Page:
Time needed for Tehran to produce a nuclear weapon is down from about a year, Washington says.
The White House is worried Iran could develop a nuclear weapon in weeks, press secretary Jen Psaki has said after Secretary of State Antony Blinken noted earlier in the day the country has accelerated its nuclear programme.
"Yes it definitely worries us," Psaki said on Tuesday, adding the time needed for Iran to produce a nuclear weapon is down from about a year.
Earlier on Tuesday, Blinken said the United States still believes a return to a nuclear deal is the best path with Iran amid a prolonged standoff in talks.
Facing criticism of the deal during an appearance before Congress, Blinken called the 2015 agreement imperfect but better than the alternatives.
"We continue to believe that getting back into compliance with the agreement would be the best way to address the nuclear challenge posed by Iran and to make sure that an Iran that is already acting with incredible aggression doesn't have a nuclear weapon," Blinken told the Senate Foreign Relations Committee.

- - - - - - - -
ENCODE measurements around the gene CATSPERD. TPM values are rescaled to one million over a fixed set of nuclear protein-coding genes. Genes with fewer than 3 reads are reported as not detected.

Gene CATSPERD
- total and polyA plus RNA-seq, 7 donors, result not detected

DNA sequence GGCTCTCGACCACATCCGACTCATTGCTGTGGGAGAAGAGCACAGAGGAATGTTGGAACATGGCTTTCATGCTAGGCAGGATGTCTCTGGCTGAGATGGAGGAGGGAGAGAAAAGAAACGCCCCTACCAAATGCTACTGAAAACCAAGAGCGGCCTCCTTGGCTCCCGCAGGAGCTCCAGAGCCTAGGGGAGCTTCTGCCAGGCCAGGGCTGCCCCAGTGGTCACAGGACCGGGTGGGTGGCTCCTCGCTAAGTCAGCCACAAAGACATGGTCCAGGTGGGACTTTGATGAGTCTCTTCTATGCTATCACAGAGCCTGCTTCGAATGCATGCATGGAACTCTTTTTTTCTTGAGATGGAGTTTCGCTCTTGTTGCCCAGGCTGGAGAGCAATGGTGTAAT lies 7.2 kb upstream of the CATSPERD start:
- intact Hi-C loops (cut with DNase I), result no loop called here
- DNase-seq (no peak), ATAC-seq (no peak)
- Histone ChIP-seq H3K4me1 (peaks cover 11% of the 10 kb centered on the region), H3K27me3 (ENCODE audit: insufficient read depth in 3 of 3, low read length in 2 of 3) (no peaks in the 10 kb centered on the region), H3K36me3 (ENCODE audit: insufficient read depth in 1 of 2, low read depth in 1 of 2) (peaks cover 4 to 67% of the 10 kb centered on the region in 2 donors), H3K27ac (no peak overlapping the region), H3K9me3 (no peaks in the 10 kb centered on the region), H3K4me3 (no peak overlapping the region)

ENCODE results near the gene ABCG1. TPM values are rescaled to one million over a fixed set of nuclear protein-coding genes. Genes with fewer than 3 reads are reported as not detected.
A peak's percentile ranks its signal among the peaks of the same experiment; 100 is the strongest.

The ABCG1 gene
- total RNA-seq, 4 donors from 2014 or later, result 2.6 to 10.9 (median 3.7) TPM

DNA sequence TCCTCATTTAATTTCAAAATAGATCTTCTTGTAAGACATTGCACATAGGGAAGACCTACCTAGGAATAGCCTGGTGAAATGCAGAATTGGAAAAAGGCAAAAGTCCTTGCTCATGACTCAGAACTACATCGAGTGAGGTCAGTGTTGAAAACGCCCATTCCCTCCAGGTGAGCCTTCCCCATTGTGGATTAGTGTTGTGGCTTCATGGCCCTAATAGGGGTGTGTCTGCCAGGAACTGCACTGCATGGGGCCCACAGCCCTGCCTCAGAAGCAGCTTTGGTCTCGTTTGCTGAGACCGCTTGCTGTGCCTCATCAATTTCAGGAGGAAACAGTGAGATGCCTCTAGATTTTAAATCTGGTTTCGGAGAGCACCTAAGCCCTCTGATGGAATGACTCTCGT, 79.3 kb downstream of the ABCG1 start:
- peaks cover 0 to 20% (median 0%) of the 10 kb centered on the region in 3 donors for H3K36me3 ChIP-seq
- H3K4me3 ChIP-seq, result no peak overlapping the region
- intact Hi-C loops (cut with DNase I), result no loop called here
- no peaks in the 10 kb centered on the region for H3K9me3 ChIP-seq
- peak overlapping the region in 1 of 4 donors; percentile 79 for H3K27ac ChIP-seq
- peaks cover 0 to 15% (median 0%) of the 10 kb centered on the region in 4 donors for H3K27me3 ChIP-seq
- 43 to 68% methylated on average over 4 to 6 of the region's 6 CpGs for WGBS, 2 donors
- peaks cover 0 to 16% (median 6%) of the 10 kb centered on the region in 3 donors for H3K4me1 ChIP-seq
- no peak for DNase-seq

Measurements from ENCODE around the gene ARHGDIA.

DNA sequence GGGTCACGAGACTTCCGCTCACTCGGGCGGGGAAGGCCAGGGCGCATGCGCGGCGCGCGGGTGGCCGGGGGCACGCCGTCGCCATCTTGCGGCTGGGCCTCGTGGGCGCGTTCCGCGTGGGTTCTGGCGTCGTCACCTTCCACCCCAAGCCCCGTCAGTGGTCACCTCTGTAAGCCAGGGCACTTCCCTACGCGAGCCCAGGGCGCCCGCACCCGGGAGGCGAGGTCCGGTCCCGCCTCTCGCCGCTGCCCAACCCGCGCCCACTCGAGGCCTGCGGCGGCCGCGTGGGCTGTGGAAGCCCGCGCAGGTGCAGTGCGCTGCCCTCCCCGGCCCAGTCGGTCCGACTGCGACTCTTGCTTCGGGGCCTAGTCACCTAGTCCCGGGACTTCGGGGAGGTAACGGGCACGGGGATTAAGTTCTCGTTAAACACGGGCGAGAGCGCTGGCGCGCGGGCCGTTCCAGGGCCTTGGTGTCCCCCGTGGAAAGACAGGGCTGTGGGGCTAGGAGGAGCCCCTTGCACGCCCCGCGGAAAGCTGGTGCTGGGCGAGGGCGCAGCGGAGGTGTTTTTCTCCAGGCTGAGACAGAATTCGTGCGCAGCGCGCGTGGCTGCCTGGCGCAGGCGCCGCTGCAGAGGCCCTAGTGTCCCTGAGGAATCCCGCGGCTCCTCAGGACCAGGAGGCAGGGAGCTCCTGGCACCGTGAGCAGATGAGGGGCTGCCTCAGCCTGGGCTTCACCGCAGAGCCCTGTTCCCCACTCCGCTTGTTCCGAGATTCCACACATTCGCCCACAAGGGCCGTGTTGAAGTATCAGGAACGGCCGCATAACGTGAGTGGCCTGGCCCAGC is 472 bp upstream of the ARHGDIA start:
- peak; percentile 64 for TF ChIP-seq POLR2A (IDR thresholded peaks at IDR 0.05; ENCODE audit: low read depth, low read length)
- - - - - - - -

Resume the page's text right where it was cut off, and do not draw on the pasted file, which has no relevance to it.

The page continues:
"We've tested the other proposition, which was pulling out of the agreement, trying to exert more pressure," he said.
The result, he said, is that the "breakout time" for Iran to develop a nuclear bomb if it so chooses is "down to a matter of weeks" after the deal pushed it beyond a year.
Points of friction
Former president Donald Trump pulled out of the agreement reached under his predecessor Barack Obama and instead imposed sweeping sanctions, including trying to stop other nations from buying Iranian oil.
President Joe Biden's administration has been engaged in more than a year of indirect talks in Vienna on reviving the agreement, which had promised Iran relief from sanctions in return for major restrictions on its nuclear work.
Both US and Iranian officials say that most points have been settled.
Disputes appear to include Iran's demand that Biden undo Trump's designation of the Tehran's Revolutionary Guards as a "terrorist" organisation.